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Interview: Screenwriter Eric Pearson talks Thor: Ragnarok & Infinity War

10.31.2017

Thor is generally not most people’s favorite Avenger. While Chris Hemsworth always gave a good performance, Thor was never as funny as Tony Stark, or as larger-than-life as The Hulk, or as tortured and nuanced as Black Widow. However, that might change with the upcoming film THOR: RAGNAROK. If the early reviews are any indication, this might not only be one of the best Thor films – but one of the best Marvel films period.

And while it takes a team of talented people to make great (or, really, even bad) films possible, it all starts with the screenwriter. In this case the script for THOR: RAGNAROK was co-written by Eric Pearson, who I was lucky enough to have a chance to talk to - and pick the brain of - about topics ranging from how he got started in the industry, what’s it like working for Marvel, the challenges of writing THOR: RAGNAROK, and tidbits about the future of the MCU.

So Pearson has always been a Marvel man, having getting involved in the industry through a writing program from Marvel itself. He was then tasked to do things like add ADR (such as in the first CAPTAIN AMERICA film, where he “had to find few frames behind Chris Evans’ head to say ‘Get to the base’ so the audience knows they need to get to a base”) and other assignments here and there, like doing rewrites on ANT-MAN before the director change. He was then offered to write the Marvel one-shots (which are sorely missed by the way, get on that Marvel), and then the AGENT CARTER TV show, before landing the THOR: RAGNAROK gig, which is his biggest assignment to date. When describing working with Marvel, Pearson says, “Marvel is just a big dysfunctional family, once you’re in, you’re in…[and] a great family to work for.

As for the film itself, Pearson talked about what made Thor different this time around. As mentioned above, Thor was never really an MCU fan-favorite, and to change that, Pearson said:

First thing…in a Thor movie, Thor has got to be the coolest thing in it, he’s got to be the most fun, it’s gotta be about Thor...[so] at the end THE DARK WORLD he turns down the throne, which he had supposedly been pursuing for the first two movies, and goes out to find himself…[becoming a] road-weary adventurer…and he enjoys adventuring on his own.

Pearson also mentions that the events of THOR 1 & 2, as well as THE AVENGERS films have given Thor “a new perspective on things”, leading to his gradual change in personality we see in the upcoming film. He also said:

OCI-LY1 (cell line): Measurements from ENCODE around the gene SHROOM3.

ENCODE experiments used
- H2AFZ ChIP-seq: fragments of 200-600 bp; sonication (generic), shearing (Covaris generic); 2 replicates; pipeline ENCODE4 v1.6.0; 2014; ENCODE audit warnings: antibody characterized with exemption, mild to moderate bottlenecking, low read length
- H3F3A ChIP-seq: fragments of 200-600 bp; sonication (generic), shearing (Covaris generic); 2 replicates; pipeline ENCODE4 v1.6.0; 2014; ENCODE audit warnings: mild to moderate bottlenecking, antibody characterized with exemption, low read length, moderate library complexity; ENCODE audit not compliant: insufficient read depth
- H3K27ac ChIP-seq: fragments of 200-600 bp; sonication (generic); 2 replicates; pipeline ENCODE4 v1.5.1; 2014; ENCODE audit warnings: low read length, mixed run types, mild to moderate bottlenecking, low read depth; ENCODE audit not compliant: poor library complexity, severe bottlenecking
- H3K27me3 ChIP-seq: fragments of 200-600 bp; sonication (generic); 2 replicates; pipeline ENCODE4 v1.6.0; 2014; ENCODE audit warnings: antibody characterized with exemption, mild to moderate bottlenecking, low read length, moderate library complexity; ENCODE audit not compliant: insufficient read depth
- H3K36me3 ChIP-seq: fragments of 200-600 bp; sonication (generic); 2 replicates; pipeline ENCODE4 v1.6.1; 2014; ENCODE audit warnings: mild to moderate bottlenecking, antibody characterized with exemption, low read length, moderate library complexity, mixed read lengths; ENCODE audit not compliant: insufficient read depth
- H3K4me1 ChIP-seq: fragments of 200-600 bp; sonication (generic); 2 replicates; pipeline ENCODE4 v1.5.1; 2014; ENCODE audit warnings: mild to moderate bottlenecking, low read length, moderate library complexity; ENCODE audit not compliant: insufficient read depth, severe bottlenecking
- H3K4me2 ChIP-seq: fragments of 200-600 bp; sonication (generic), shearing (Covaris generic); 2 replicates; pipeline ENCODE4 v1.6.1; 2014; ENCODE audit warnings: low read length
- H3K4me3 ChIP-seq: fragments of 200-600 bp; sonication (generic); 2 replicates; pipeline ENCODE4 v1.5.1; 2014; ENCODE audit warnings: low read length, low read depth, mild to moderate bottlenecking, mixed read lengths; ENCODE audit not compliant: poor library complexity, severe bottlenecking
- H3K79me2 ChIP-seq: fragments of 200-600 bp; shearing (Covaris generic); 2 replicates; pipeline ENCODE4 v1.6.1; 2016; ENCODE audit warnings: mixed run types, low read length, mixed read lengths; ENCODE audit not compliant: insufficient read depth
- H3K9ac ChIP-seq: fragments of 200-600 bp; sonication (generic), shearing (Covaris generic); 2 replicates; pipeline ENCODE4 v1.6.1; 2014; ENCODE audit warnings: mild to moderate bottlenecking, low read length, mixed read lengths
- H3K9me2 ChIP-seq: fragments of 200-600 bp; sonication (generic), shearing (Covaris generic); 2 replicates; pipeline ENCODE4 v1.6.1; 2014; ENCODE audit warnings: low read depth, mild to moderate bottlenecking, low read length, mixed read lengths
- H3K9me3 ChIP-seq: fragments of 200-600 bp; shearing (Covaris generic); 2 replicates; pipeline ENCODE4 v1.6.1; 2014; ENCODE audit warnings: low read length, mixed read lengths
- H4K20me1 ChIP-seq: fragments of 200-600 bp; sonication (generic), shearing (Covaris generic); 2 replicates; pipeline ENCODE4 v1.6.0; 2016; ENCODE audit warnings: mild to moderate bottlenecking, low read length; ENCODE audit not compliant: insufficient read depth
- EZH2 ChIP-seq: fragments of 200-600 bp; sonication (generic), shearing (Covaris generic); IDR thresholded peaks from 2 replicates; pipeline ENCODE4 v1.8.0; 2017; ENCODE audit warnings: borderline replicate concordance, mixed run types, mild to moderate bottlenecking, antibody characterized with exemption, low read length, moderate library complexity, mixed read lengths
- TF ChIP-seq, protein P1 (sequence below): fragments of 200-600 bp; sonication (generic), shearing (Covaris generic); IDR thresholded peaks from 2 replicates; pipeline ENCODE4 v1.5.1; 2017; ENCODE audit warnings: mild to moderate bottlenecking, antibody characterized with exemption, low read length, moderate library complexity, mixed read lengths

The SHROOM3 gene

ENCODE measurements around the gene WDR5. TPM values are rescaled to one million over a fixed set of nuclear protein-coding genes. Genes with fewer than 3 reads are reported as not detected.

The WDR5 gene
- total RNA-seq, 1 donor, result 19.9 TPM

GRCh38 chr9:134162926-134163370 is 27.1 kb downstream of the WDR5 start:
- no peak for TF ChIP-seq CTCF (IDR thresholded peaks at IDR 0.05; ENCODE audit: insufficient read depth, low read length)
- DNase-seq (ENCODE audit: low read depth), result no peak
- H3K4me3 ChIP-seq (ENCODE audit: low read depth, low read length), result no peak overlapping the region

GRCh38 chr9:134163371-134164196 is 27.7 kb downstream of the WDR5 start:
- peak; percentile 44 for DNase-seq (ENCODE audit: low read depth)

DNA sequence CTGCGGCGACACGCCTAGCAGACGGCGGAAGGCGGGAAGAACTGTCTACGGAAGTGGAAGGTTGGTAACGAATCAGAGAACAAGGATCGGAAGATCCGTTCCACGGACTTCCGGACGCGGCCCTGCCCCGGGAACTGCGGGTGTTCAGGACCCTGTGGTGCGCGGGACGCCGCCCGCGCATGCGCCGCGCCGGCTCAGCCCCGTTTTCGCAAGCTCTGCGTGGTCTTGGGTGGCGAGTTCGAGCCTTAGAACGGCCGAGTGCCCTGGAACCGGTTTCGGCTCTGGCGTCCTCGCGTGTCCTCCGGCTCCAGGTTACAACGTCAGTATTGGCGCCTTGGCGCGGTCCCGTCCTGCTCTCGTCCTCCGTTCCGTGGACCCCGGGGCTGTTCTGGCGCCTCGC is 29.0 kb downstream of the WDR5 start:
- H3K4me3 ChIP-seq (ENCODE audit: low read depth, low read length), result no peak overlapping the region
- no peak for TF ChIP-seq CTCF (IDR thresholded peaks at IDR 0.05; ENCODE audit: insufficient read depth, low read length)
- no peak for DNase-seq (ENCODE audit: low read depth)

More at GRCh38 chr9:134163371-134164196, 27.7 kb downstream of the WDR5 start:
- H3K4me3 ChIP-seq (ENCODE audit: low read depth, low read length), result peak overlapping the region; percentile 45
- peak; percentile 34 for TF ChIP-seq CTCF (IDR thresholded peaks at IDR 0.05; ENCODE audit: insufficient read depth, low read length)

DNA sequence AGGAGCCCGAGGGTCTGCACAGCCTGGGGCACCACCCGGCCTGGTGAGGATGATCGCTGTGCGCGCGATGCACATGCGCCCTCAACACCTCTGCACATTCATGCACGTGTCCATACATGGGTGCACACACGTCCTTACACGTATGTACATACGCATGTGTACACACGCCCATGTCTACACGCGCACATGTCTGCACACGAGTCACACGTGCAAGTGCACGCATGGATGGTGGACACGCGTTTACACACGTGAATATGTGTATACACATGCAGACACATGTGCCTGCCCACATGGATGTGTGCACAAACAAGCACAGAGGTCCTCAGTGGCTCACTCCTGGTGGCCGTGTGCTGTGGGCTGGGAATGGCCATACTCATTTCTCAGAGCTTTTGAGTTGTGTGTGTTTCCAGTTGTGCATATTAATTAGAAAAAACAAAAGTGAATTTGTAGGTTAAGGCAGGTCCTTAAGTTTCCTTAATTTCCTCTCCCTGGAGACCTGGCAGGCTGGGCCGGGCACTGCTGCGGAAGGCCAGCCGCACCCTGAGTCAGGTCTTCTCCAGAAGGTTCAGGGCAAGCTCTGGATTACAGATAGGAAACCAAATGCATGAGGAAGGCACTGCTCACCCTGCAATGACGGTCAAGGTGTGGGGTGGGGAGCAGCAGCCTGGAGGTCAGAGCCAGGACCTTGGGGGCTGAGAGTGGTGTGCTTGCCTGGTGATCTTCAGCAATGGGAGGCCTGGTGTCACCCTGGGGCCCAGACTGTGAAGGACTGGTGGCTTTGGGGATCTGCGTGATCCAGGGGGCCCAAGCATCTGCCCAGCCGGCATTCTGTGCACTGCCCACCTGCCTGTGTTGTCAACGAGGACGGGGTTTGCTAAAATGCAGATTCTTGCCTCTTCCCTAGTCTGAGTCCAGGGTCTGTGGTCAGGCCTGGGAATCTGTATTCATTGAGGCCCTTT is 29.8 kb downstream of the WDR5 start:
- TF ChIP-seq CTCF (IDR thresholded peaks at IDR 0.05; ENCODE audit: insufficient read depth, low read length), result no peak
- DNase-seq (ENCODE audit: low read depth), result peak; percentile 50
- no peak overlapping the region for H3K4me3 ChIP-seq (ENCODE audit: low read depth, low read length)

There are two types of Thor stories, the stately ‘prince to be king’ version of Thor, which is a little more serious, with the weight of the realm on his shoulders, that feels more epic and Shakespearian in nature...and the 70’s and 80’s comics that are wild with color and filled of insane monsters and crazy worlds…and just wacky and dang fun.

When asked who is favorite character to write for, he said it changed throughout the process (though he does “give a shout out to Skurge, who is like an Asgardian redneck”), as well as pushing the Loki/Thor dynamic further than it had gone before. Though, in the end, Pearson said it was obviously the other big guy in the film: Hulk.

Getting to be the one branch out the Hulk’s dialogue was such a blast…it was fun, and also hard to screw up, because we were limited by his vocabulary, which was somewhere between caveman and kindergarten. And the other thing I came to realize, that both Thor and Hulk are probably the two Avengers who are the worst at talking about their feelings, and putting them in situations where they have to talk about their feelings was just great.

And though Taika Waititi is known for a lot of improvisation on his films, Pearson stated that while “a lot of one-liners were found on set”, the story was always key, and never really changed. Basically, any improvised scene would always have to hit key plot notes, which is something Pearson said Waititi was very conscious of. Except when it came to his character Korg, played by the director himself, where Pearson recalled with a chuckle, “everything was out the window…because he was the director and he did what [he] wanted”.

When asked what Marvel character he’d love to write if given no limitations - and not restrained by the MCU roster - Pearson said he’d do an adaptation of THE HOOD, which he describes as “a street crook with the power of invisibility and the ability to float, and who forms a supervillain mafia full of one-shot B and C villains”. Which, honestly? I’m with Pearson, I’d watch the shit out of that too.

Unfortunately, any of my attempts to get any morsels or tidbits about the future of the MCU were pretty fruitless, as there wasn’t much he could tell (even joking that he had “a red dot on his head at all times”). However, when asked about the fact that AVENGERS: INFINITY WAR was no longer split into two parts, Pearson mentioned “they were never intended to be one movie”, and when asked if it ends with a cliffhanger anymore or not (as had been previously rumored), he was cut off by his handler. So take that for what you will. Maybe it means Thanos doesn’t survive past INFINITY WAR?

Either way, Pearson seems to know what he’s talking about when it comes to these characters (even stating that he was brought in to help with both AVENGERS sequels, because of his new take on Thor), and it looks like Marvel has another winner on their hands!

Meanwhile, THOR: RAGNAROK will crash into theaters November 2nd!  

Extra Tidbit: Pearson said his favorite character to write for, in general, was Agent Carter.
Source: JoBlo.com

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